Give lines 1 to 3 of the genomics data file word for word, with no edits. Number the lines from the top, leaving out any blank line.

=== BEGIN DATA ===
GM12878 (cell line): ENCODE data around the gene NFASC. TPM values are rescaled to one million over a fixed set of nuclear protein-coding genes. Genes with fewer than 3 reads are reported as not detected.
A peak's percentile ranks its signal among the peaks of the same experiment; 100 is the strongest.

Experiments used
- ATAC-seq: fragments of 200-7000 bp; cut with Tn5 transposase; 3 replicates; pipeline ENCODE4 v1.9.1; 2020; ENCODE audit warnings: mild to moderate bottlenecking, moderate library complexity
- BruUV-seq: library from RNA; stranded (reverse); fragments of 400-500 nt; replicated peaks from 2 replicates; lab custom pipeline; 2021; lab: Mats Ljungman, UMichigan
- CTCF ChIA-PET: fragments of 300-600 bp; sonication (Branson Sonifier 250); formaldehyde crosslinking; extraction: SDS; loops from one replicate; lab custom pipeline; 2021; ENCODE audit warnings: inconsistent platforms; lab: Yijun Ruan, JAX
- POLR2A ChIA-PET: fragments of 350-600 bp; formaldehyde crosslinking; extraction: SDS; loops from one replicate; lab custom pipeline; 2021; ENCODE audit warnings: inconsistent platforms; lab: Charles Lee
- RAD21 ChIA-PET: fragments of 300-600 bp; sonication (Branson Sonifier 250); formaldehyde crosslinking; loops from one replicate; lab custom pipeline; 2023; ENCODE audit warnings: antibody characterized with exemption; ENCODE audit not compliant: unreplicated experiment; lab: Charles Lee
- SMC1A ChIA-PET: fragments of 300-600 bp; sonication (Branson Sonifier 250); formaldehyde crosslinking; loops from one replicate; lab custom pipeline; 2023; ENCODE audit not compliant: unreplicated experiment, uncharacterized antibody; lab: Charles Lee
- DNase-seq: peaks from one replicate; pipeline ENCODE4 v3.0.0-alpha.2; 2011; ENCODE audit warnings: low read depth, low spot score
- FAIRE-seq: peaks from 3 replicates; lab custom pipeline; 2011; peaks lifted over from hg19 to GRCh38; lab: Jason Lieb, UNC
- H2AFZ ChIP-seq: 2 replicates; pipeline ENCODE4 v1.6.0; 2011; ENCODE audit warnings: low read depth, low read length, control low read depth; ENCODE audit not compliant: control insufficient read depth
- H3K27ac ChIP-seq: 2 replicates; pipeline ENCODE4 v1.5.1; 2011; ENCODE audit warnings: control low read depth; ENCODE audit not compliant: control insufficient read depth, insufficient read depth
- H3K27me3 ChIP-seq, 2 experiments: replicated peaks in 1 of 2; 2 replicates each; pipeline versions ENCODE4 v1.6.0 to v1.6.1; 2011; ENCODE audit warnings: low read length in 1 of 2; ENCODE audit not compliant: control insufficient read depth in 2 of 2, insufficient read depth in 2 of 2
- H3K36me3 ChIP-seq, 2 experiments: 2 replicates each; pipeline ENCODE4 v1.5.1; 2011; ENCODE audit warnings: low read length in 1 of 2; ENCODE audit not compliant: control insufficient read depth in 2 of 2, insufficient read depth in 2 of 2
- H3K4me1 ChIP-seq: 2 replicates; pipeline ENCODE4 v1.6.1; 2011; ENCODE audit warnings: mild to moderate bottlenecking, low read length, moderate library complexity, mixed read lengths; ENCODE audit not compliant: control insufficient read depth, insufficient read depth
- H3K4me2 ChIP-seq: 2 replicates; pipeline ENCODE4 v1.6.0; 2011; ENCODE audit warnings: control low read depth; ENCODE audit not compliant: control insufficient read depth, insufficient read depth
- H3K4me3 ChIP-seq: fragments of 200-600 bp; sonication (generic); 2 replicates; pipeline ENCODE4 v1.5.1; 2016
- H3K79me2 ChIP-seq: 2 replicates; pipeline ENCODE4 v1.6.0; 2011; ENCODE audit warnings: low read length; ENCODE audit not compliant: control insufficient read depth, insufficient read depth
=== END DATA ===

GM12878 (cell line): ENCODE data around the gene NFASC. TPM values are rescaled to one million over a fixed set of nuclear protein-coding genes. Genes with fewer than 3 reads are reported as not detected.
A peak's percentile ranks its signal among the peaks of the same experiment; 100 is the strongest.

Experiments used